What are the objectives of the Monetary Policy?
The objectives are to maintain price stability and ensure adequate flow of credit to the productive sectors of the economy.
Stability for the national currency (after looking at prevailing economic conditions), growth in employment and income are also looked into. The monetary policy affects the real sector through long and variable periods while the financial markets are also impacted through short-term implications.
There are four main 'channels' which the RBI looks at:
All this is more linked to the banking sector. How does the Monetary Policy impact the individual?
In recent years, the policy had gained in importance due to announcements in the interest rates.
Earlier, depending on the rates announced by the RBI, the interest costs of banks would immediately either increase or decrease.
A reduction in interest rates would force banks to lower their lending rates and borrowing rates. So if you want to place a deposit with a bank or take a loan, it would offer it at a lower rate of interest.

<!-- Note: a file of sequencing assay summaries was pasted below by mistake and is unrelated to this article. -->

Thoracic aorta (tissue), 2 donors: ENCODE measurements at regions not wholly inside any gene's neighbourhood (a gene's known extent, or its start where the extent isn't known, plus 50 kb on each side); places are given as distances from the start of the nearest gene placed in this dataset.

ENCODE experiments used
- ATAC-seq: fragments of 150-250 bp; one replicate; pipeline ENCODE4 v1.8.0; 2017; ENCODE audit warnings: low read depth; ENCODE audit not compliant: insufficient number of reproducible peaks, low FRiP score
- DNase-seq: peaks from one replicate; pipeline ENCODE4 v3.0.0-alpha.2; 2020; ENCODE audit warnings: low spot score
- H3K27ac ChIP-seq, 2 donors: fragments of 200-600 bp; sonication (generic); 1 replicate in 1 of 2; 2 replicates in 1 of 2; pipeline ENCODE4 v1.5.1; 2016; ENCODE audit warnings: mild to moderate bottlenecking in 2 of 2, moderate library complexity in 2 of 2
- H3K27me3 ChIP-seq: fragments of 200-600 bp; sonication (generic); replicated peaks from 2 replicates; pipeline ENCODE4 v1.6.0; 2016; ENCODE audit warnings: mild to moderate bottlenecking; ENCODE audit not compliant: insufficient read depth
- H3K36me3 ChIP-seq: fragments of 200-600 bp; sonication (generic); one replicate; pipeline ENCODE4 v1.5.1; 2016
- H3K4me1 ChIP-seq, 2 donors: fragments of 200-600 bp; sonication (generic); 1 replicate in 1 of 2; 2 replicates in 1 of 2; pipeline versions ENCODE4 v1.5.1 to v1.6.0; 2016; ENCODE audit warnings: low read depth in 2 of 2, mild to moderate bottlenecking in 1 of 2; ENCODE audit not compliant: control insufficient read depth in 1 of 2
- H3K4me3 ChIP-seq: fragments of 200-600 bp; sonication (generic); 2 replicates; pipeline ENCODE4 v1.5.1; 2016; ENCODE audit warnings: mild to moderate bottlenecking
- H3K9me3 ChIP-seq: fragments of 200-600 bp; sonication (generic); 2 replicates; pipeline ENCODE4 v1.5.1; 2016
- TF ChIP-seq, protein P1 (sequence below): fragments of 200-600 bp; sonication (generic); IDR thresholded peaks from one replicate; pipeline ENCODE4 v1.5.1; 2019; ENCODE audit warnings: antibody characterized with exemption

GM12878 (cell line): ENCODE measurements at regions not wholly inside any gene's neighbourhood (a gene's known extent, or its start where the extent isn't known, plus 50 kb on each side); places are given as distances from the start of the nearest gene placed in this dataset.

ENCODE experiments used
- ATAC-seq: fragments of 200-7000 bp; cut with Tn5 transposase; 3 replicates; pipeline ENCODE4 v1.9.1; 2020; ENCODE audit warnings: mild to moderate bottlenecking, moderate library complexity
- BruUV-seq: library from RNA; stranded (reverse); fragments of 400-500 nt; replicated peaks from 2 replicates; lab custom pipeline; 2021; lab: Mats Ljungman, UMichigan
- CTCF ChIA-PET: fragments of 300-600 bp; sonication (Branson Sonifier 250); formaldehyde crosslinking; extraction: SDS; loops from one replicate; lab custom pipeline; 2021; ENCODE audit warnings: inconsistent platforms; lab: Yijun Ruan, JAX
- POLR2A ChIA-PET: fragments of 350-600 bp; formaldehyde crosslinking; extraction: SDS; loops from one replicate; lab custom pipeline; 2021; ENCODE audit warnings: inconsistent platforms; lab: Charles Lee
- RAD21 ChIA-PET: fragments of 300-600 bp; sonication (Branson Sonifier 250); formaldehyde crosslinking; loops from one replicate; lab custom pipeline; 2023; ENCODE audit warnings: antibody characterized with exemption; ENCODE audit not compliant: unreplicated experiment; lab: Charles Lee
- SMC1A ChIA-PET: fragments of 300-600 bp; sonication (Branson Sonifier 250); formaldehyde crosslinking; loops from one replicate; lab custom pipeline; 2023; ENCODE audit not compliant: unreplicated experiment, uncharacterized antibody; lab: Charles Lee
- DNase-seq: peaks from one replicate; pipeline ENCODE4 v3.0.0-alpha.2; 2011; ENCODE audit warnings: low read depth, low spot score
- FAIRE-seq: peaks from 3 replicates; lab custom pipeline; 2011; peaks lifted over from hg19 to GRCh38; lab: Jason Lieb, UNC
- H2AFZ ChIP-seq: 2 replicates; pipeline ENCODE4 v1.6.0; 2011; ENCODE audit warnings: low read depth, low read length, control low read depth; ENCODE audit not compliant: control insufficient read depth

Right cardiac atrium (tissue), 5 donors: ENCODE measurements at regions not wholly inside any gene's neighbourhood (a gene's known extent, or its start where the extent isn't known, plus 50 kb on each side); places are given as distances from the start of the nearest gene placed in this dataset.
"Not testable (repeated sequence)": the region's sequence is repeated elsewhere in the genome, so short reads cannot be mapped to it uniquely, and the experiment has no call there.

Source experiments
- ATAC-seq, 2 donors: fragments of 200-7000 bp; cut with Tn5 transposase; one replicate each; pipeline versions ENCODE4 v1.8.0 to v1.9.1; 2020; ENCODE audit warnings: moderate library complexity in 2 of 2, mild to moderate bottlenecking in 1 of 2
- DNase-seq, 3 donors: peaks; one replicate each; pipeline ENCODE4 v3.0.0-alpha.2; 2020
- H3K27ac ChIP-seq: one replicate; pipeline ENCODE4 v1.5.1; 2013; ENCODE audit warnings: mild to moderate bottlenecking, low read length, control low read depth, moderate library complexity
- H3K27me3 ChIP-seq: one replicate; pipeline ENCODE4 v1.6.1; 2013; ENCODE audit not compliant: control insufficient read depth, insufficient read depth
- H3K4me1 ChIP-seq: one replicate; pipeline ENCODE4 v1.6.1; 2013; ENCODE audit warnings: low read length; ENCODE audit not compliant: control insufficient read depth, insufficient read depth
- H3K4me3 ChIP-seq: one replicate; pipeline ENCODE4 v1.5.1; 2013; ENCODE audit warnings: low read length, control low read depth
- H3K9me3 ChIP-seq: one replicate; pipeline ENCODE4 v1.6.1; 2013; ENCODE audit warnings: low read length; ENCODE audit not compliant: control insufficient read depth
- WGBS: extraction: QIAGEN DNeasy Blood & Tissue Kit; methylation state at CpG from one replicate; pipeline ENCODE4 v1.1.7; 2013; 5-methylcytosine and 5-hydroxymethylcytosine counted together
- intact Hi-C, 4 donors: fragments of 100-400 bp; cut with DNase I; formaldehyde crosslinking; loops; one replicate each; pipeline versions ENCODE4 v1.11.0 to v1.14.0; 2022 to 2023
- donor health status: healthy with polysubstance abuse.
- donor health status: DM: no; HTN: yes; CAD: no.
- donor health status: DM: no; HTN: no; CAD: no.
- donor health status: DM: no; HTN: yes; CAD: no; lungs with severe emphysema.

On the other hand, if there were to be an increase in interest rates, banks would immediately increase their lending and borrowing rates. Since the rates of interest affect the borrowing costs of corporates and as a result, their bottomlines (profits), the monetary policy is very important to them also.
But over the past 2-3 years, RBI Governor Bimal Jalan has preferred not to wait for the Monetary Policy to announce a revision in interest rates and these revisions have been when the situation arises.
Since the financial sector reforms commenced, the RBI has moved towards a market-determined interest rate scenario. This means that banks are free to decide on interest rates on term deposits and loans.